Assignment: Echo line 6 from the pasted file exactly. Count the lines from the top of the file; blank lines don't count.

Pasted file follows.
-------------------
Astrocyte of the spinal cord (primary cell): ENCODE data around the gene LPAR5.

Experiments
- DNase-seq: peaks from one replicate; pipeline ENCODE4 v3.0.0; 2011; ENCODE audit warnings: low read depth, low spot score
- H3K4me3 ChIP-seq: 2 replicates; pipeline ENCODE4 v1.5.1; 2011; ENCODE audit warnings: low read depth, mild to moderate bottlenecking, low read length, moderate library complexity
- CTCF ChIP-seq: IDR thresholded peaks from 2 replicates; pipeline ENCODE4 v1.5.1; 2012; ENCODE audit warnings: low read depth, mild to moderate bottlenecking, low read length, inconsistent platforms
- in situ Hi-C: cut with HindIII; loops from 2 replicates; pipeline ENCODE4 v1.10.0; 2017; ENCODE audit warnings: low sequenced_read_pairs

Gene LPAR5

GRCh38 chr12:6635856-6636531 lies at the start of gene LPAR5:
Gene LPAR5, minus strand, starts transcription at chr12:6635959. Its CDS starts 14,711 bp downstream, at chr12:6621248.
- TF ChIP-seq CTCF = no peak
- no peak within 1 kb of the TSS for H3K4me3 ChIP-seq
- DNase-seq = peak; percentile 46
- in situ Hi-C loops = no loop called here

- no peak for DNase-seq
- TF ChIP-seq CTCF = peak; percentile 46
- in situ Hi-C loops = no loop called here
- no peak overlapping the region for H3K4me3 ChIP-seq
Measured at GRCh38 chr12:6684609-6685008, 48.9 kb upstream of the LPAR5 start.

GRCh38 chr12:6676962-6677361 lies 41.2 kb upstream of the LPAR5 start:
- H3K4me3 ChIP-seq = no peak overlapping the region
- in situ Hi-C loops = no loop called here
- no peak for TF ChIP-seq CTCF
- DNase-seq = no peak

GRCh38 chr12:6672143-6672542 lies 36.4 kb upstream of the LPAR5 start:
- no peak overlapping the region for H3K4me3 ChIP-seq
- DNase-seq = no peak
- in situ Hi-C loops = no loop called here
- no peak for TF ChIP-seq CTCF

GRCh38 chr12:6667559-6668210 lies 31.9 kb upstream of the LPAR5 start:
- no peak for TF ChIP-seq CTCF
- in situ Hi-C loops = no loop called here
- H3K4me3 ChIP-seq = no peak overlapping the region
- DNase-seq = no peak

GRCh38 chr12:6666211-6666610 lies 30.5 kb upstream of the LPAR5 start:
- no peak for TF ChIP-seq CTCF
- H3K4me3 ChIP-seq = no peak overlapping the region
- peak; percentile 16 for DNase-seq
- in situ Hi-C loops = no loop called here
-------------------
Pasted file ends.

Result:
- in situ Hi-C: cut with HindIII; loops from 2 replicates; pipeline ENCODE4 v1.10.0; 2017; ENCODE audit warnings: low sequenced_read_pairs